A seer is defined as a person who professes supernatural powers — clairvoyance for example — or someone who discovers hidden knowledge with the aid of these powers. Knowledge of the afterlife can only be acquired through visiting the region or communicating with those who live there. This communicating is done by mediums who acquire knowledge through exercising their psychic abilities, particularly clairvoyance. Its authenticity depended greatly upon the spirituality of the medium — his or her moral standing etc. The Hermetic Brotherhood of Luxor.

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The Hermetic Brotherhood of Luxor was an initiatic occult organisation that first became public in late , although according to an official document of the order [1] it began its work in According to this document, authored by Peter Davidson, the order was established by Max Theon , who when in England was initiated as a Neophyte by "an adept of the serene, ever-existing and ancient Order of the original H.

The Order's relation, if any, with the mysterious "Brotherhood of Luxor" that Helena Blavatsky spoke of is not clear. However, apart from his initiatory role, he seems to have little to do with the day to day running of the order, or of its teachings. The order's teachings drew heavily from the magico-sexual theories of Paschal Beverly Randolph , who influenced groups such as the Ordo Templi Orientis O.

Among its members were a number of occultists, spiritualists , and Theosophists. Initial relations between the Order and the Theosophical Society were cordial, with most members of the order also prominent members of the T. Later there was a falling out, as the Order was opposed to the eastern-based teachings of the later Blavatsky Davidson considered that Blavatsky had fallen under the influence of "a greatly inferior Order, belonging to the Buddhist [sic] Cult".

Conversely, the conviction in of the Secretary of the Order, Thomas Henry Burgoyne for fraud, was claimed by the Theosophists to show the immorality of the Order. From Wikipedia, the free encyclopedia. Corpus Hermeticum. Alchemy Astrology Theurgy. Namespaces Article Talk. Views Read Edit View history. Contribute Help Community portal Recent changes Upload file. By using this site, you agree to the Terms of Use and Privacy Policy.

Part of a series on. Hermes Trismegistus Thoth Poimandres. Freemasonry Rosicrucianism Theosophy Thelema Ariosophy. Hermetic Qabalah Influence and influences Occult and divinatory tarot.


Theosophical World Resources

Joscelyn Godwin. The Hermetic Brotherhood of Luxor, active in the last decades of the 19th century, was the only order of its time that taught practical occultism in the Western Mystery Tradition. This is the first complete and undistorted account, tracing the origins, founders, and practices of this very secretive order, which counted among its members many of the well-known figures of late 19th-century occultism, spiritualism, and Theosophy, including Max Theon, Peter Davidson, Thomas Henry Burgoyne and Paschal Beverly Randolph. This scholarly work provides all the materials for revisioning the history, assigning the Hermetic Brotherhood of Luxor its rightful place as one of the most influential esoteric orders of its time. Thomas H Burgoyne. The Secret Documents. Influence of the H B of L.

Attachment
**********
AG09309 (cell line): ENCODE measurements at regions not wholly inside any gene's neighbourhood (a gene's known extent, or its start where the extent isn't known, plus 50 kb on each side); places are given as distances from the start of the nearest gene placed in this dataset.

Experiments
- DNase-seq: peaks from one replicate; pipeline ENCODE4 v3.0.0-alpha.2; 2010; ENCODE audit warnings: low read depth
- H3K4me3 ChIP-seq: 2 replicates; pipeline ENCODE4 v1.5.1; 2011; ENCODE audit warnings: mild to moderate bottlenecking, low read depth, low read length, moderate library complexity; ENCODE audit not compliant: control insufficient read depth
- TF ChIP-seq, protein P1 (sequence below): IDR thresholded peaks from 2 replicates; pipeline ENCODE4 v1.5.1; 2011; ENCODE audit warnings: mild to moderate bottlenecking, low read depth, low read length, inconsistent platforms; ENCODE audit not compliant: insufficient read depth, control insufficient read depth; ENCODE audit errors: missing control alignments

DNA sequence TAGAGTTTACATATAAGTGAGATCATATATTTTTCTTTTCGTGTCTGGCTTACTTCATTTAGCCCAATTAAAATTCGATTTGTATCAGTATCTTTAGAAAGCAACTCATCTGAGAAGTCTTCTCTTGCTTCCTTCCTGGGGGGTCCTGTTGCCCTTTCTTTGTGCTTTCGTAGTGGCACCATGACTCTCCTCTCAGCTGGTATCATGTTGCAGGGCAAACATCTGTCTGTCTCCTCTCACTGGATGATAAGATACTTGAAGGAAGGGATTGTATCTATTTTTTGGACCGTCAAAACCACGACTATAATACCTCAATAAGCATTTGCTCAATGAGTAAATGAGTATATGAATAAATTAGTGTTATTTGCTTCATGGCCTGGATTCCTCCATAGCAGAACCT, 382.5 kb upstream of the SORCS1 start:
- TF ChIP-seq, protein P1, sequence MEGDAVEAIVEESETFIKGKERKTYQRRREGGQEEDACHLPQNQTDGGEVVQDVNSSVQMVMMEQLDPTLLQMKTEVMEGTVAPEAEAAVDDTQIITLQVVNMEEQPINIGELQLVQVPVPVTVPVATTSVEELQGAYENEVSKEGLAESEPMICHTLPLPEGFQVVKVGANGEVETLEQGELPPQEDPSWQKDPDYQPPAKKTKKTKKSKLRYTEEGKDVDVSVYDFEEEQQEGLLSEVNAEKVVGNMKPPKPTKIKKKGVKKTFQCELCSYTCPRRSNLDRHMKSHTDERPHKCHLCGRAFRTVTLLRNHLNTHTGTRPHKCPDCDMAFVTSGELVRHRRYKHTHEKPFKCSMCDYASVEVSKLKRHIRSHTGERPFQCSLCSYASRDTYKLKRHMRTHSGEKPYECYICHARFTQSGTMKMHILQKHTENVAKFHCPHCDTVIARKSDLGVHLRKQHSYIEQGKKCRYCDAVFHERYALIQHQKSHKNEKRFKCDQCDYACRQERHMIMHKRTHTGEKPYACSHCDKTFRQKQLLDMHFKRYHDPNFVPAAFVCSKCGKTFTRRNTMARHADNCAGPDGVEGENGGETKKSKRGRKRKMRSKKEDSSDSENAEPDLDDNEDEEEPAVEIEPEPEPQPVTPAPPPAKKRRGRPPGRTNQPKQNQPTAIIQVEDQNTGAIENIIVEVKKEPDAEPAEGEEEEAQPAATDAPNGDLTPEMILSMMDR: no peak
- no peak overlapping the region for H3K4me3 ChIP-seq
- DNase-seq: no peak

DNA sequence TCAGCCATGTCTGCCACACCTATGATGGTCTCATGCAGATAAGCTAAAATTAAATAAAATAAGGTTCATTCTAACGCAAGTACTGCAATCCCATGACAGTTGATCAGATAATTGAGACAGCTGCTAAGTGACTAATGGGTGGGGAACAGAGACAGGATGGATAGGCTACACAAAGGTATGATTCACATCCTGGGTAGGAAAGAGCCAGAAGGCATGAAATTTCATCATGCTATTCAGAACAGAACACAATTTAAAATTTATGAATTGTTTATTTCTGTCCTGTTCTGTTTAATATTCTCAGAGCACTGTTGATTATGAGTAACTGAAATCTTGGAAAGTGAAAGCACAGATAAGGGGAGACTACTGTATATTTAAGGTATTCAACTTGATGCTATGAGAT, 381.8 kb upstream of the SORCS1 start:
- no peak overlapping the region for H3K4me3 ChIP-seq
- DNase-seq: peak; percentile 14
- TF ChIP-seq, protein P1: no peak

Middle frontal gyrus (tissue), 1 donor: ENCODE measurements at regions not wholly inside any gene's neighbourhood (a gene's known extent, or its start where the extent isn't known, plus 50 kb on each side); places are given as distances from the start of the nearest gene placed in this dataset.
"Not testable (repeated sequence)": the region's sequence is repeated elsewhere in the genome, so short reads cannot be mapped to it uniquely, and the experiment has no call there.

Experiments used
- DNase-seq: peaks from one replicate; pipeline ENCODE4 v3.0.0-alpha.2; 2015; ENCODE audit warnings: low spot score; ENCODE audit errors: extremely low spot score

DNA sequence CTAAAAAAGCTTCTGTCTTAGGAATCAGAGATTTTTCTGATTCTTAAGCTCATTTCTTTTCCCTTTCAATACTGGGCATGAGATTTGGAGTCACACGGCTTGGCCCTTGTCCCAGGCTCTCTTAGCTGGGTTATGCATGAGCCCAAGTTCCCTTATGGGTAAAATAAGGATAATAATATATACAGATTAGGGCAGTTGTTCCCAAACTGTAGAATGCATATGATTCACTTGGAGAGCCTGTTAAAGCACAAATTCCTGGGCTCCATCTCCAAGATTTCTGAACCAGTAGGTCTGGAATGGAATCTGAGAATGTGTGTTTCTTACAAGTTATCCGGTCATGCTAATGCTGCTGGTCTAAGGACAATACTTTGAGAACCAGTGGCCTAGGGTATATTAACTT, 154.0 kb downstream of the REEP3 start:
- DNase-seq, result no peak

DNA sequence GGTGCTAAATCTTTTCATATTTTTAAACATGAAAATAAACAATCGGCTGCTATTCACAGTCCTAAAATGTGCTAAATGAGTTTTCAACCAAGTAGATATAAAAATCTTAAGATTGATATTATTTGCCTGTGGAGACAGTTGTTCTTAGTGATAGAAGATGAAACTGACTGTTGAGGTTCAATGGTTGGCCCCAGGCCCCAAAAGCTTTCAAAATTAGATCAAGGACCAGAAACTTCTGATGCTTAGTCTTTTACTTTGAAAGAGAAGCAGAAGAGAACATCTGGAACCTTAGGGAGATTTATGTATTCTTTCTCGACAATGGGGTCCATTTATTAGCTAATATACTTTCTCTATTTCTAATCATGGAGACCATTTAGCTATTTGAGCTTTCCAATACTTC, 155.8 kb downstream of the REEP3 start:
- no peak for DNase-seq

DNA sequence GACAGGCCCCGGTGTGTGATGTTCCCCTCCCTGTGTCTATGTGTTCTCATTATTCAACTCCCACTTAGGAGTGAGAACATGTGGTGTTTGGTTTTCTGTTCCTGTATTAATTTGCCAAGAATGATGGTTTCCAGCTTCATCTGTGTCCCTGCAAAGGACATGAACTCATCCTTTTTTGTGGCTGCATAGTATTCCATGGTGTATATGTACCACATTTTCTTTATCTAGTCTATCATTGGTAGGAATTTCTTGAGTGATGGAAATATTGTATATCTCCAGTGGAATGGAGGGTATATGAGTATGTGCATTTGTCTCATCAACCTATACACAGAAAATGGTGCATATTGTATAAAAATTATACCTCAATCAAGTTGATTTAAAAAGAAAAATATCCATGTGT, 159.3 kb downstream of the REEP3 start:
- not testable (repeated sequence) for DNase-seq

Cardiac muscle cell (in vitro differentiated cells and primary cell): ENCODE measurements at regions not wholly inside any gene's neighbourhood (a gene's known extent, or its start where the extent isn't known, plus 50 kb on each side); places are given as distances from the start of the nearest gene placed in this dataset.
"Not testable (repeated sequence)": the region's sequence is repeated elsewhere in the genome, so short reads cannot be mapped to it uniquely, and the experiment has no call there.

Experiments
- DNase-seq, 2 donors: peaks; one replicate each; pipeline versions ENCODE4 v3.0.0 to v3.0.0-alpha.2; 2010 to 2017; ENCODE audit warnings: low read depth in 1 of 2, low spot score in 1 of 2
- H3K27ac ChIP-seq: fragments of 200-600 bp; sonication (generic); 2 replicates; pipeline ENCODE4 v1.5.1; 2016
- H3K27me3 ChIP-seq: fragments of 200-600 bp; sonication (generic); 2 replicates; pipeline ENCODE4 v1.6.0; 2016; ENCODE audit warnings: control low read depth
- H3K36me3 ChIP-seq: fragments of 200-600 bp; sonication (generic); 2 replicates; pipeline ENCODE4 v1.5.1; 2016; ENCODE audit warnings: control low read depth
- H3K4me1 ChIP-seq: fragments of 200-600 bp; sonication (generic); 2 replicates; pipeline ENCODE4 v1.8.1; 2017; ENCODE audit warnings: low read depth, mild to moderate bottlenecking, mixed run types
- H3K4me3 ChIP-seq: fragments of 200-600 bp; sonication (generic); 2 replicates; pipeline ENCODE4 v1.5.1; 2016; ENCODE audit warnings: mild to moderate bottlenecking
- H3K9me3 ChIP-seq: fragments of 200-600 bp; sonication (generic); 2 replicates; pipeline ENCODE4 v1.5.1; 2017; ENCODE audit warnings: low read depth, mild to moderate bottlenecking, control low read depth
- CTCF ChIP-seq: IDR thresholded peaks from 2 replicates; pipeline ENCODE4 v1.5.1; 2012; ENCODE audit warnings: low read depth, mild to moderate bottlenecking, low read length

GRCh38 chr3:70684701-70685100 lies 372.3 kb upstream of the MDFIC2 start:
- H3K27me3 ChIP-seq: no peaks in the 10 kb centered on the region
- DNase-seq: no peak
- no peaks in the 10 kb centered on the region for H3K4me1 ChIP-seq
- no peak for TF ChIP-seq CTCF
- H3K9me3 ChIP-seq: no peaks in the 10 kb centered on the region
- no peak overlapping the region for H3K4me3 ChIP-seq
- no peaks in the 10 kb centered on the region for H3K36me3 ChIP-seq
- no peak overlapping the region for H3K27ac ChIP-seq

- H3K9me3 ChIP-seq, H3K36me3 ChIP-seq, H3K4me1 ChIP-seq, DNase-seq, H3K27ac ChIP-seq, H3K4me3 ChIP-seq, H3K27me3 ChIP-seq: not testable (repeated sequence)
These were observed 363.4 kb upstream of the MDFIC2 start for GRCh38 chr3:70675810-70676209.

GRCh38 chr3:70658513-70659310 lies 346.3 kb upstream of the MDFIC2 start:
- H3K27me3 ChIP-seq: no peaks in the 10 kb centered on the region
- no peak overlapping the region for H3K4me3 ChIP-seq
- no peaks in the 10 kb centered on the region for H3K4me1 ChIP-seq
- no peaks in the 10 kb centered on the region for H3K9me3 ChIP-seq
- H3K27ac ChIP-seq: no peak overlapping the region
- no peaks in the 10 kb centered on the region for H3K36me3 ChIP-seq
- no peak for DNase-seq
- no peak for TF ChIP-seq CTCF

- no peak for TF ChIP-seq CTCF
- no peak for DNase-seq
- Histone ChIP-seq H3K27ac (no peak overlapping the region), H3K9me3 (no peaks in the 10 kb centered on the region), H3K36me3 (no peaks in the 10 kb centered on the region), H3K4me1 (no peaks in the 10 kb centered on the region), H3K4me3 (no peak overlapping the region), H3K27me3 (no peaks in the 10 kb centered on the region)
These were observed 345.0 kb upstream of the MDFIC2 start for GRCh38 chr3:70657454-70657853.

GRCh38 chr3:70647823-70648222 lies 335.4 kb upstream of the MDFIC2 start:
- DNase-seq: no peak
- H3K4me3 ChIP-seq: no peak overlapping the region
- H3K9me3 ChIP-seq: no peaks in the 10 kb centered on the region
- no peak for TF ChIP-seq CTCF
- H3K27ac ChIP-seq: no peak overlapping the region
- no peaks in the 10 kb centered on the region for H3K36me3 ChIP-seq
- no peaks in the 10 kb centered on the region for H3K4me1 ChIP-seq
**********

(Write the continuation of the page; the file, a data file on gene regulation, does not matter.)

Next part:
Hermetic Brotherhood of Luxor

Burgoyne and Peter Davidson Burgoyne, born Thomas Dalton, was a grocer in Leeds who as a student of the occult came into contact with Max Theon , a Polish immigrant working in London as a psychic healer. Theon was also an occult teacher specializing in teaching his students the means of contacting various preternatural beings, higher adepts similar to the theosophical mahatmas. Burgoyne began to channel material from these beings, known as the Interior Circle.


Mysteries of the Hermetic Brotherhood of Luxor

Sexuality defines spirituality and visa versa, from the celibacy of Catholic priests and the strict rules of evangelical Christian marriages to transgressive tantric intercourse deliberately breaking taboos, human beings have struggled in vain to find a dependable universal formula for balancing sex and religion. The men and women of the Hermetic Brotherhood of Luxor, a not-so-secret secret society, believed they had found that universal formula. But there was much more to their program of education than instructions for lovers. In the Hermetic Brotherhood Luxor we glimpse how these secret societies occurred, assisting and undermining each other, sometimes simultaneously. We also see how the roots of American Metaphysical Religion directly impacted our culture.

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